5 Little-Known Attractions in Europe Any Traveler Will Love

When you hear the word "travel" or "travel abroad" most people instantly picture their dream destination. Maybe it's a sugar-sand beach in Puerto Rico and you're sipping a rum cocktail, or perhaps it's a crisp morning in Paris where you're savoring a café au lait and a view of the Eiffel Tower. Maybe your favorite film was Gladiator, and you've always dreamed of taking in the storied Colosseum in Rome.

For me, traveling abroad means Europe – a continent with countless historic destinations, beaches, vineyards and ski-slopes all within driving distance of one another.

But who needs another article that lists all of the best-known points of interest in Europe?

You already know about the Tower of London, Big Ben, and the Notre Dame Cathedral in Paris. So here's my list of 5 little-known attractions and points of interest in Europe that any traveler will love.

1. Strawberry Hill, London
In such a large and diverse city as London, there are sites to see aplenty, and that includes several museums big and small. But one of particular note is Strawberry Hill. It's actually a Gothic castle built by Horace Walpole in 1749—for those looking for an interesting read, Horace Walpole is the author of the first-ever Gothic novel, The Castle of Otranto. Fans of the book will love this point of interest, but this is one little-known European destination that will appeal to everyone. With tons of rooms, a garden, and a section featuring the history of this beautiful property's restoration, it is definitely an experience to add to your travel list.

2. Parc des Buttes-Chaumont, Paris
This beautiful park in Paris is one of the biggest in the city—and yet, it's one of the best-kept secrets which international tourists don't know about! This serene park features an expansive layout filled with trees, lakes, "caves and waterfalls, a suspended bridge, and a high viewpoint." If you're traveling to Paris during the summer when tourism is in full swing, this makes a remarkable site to get away and enjoy the city like a local: it's perfect for individuals and families alike. And, after a nice day in the park, maybe you could enjoy a little book browsing at Shakespeare and Company.

3. Park of the Aqueducts, Rome
Rome is a beautiful and historic city well-known for many things—food, ancient Roman ruins, Trevi fountain, and much more. It's one of the most popular cities in all of Europe, and it's easy to see why. But there's a part of ancient Roman history you might not think of when you visit modern Rome: the aqueducts. Many ruins of ancient Roman aqueducts still stand, and stretch on for miles outside the city, and even savvy travelers might not know that they're still in use! Sure, there are some modern touches which have been added, but enjoying the Parco degli Acquedotti is a terrific way to take some cool photos and experience part of Roman history that most tourists skip.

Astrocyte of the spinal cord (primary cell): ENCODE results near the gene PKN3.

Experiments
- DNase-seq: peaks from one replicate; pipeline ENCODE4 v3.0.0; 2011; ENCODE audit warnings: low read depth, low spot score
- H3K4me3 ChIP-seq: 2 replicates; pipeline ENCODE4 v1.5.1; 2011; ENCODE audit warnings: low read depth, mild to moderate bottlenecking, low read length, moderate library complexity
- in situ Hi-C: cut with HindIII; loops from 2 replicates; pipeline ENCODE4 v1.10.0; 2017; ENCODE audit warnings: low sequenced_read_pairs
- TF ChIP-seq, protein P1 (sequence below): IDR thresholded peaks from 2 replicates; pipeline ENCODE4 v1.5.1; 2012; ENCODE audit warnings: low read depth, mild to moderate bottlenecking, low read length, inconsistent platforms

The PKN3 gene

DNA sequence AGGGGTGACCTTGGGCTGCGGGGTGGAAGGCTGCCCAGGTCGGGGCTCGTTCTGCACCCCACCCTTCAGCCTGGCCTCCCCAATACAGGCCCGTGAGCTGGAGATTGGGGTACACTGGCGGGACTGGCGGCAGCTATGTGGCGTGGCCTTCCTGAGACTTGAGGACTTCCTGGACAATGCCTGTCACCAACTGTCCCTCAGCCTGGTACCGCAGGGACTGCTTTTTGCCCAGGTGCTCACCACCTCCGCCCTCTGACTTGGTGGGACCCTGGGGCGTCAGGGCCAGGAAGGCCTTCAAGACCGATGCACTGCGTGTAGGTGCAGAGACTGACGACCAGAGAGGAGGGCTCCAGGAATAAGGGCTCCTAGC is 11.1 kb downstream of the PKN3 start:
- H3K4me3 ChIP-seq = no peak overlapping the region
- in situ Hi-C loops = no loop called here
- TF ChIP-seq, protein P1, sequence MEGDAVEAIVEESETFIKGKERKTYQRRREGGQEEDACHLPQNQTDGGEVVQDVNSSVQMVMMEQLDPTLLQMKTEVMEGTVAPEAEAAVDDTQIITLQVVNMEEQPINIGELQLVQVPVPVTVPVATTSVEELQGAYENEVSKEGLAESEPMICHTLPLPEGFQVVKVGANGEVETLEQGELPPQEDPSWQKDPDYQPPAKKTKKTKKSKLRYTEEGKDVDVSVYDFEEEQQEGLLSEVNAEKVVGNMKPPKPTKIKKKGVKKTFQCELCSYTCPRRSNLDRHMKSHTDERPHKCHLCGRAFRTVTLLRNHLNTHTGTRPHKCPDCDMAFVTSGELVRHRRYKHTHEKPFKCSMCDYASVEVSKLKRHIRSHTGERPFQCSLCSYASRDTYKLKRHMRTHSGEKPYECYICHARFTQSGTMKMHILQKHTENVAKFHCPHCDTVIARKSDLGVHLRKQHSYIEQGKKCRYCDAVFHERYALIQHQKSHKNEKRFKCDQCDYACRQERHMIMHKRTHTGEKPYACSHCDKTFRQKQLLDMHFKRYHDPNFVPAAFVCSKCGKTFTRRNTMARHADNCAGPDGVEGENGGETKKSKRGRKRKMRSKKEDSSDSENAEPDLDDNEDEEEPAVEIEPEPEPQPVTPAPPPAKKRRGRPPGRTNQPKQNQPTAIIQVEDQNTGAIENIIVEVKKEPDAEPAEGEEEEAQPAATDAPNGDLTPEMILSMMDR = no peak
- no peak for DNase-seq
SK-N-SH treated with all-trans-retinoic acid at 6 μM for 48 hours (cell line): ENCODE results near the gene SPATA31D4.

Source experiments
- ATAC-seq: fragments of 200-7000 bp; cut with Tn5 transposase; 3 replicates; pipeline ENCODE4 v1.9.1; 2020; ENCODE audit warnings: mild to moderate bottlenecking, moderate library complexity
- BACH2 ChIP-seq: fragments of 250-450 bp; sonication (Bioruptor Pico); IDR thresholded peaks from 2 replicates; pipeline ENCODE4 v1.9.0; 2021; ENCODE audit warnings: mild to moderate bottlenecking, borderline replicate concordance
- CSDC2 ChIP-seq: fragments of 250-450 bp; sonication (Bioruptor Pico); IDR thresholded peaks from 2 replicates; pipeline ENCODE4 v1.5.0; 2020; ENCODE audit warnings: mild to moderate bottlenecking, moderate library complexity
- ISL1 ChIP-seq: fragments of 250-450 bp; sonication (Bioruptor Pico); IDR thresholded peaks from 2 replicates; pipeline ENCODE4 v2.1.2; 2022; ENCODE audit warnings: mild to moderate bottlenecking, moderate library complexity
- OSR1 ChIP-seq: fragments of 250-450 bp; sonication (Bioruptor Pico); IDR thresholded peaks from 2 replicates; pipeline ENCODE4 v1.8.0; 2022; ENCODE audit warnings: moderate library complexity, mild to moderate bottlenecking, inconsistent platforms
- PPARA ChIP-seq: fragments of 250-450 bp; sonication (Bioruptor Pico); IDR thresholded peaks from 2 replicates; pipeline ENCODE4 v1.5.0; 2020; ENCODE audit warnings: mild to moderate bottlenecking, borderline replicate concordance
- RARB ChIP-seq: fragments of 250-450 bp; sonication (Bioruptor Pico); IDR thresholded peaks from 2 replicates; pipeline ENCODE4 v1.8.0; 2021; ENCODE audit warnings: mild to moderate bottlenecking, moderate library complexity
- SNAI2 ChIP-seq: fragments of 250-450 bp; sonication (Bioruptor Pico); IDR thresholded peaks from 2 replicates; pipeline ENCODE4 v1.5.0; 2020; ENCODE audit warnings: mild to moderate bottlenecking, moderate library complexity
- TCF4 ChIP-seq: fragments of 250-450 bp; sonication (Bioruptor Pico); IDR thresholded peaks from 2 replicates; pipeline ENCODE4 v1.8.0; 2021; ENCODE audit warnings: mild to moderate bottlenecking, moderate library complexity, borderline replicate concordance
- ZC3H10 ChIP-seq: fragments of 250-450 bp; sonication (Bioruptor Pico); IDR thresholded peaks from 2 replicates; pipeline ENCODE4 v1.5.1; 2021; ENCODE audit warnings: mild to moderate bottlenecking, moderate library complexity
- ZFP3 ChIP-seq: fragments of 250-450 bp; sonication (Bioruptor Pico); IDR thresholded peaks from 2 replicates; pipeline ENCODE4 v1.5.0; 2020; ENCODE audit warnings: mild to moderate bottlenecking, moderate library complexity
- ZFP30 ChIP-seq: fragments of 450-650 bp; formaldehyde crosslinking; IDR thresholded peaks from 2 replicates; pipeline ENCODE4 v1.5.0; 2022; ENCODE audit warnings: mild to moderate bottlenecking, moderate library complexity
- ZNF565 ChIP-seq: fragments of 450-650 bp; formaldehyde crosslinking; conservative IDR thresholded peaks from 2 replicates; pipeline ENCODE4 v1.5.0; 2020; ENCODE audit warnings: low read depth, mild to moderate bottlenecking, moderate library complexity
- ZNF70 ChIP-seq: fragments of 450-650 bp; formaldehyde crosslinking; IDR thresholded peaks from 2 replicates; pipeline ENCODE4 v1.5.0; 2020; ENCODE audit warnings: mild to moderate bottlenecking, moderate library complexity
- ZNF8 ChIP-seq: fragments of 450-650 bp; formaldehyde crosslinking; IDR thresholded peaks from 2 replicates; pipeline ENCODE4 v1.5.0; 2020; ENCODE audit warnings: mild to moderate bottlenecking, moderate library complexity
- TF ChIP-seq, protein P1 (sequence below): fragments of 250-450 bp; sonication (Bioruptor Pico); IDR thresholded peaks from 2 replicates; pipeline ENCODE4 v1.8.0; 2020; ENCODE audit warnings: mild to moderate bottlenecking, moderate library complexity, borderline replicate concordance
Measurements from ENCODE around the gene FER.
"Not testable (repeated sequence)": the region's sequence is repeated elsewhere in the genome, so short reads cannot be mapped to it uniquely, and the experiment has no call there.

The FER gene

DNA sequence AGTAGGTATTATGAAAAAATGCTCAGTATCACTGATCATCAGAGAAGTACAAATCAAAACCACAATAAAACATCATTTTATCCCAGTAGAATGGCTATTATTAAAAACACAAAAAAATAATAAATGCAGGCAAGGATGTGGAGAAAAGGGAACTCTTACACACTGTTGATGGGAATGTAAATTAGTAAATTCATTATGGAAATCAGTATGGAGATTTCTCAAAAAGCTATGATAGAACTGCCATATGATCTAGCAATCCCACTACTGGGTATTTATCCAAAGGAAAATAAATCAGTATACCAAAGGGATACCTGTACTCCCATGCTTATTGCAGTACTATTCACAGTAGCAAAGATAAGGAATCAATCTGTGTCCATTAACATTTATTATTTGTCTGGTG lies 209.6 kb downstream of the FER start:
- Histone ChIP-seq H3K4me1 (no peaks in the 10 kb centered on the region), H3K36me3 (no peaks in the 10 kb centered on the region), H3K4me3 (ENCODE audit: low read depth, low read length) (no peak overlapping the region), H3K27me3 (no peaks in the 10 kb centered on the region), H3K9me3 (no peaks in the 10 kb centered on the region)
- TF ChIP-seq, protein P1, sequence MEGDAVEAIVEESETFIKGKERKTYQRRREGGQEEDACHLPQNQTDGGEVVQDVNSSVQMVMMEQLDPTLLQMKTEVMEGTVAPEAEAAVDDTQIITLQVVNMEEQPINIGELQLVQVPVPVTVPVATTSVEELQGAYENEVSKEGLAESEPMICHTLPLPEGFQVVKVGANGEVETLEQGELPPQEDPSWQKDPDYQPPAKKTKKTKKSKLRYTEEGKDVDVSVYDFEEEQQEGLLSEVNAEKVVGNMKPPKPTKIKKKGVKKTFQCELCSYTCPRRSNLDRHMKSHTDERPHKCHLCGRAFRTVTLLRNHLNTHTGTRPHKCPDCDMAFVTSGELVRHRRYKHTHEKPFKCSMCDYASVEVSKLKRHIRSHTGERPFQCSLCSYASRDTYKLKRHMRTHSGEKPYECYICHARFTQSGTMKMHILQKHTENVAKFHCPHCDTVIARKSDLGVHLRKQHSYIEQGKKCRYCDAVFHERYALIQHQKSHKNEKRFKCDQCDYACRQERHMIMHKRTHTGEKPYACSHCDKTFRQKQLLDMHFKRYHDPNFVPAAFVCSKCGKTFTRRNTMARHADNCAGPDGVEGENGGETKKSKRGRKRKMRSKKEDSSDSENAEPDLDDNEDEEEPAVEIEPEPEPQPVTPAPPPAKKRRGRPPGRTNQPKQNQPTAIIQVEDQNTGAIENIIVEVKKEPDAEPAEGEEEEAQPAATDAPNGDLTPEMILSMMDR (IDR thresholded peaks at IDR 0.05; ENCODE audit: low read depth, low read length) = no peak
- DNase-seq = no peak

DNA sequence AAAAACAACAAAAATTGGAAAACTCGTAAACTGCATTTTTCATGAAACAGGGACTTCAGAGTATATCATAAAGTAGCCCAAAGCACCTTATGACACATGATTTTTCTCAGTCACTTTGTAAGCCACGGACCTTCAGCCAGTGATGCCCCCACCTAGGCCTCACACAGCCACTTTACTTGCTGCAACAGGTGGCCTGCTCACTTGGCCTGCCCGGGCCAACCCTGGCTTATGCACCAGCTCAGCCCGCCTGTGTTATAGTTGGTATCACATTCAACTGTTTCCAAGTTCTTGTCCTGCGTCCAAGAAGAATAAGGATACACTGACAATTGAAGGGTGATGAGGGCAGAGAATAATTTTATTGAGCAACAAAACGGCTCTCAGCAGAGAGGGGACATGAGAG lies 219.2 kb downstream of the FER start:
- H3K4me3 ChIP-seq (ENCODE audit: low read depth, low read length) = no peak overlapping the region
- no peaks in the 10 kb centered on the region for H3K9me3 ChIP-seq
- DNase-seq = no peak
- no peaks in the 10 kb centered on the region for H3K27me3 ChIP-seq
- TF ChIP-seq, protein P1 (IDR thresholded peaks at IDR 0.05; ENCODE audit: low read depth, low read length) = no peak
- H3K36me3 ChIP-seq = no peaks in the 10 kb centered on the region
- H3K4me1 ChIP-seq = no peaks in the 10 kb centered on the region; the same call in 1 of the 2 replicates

4. Ulm Minister, Ulm
If you're visiting Germany, and you have the time, it's worth renting a car for a day to take a trip to one of the best-kept secrets in the area. There is a town about an hour and a half away from Munich called Ulm, and this historic village houses a large gothic cathedral called Ulm Minister (pictured at the top of this article), and this church is famous for having the tallest steeple in the world. Known as "The Finger of God," this historic church will test your constitution if you choose to climb its 768 stone steps to the tippy-top.

There are lots of cool historic (and beautiful) structures within easy driving distance of Germany, including two of King Ludwig II's famous castles, Neuschwanstein (pictured below) and Linderhof. Both can be reached from Munich in less than two hours by car.

Neuschwanstein Castle, Germany
Pixabay / jh146

5. Tomb of the Unknown Soldier, Athens
Well-known for its rich history and ruins, culture, flea markets, street art, and hospitality, there are plenty of things not to be missed in Athens, Greece. But I bet with thoughts of the Acropolis dancing in your head, you didn't know about the Tomb of the Unknown Soldier, located near the Parliament building in beautiful Syntagma Square. Every hour (especially on Sundays), the tomb plays host to a traditional performance with the changing of the guards. Two guards are stationed at the tomb 24/7, so when they change guards every hour, it becomes a demonstration for everyone to enjoy. It's a real treat!

Joe Hessert has lived in Southern Maine for most of his life, and works in the marketing department at Auto Europe Car Rental. He earned his MFA at the Iowa Writers' Workshop and writes about business, marketing, and travel for numerous publications. You can learn more by visiting joehessert.com or connect with him on Twitter or Linkedin.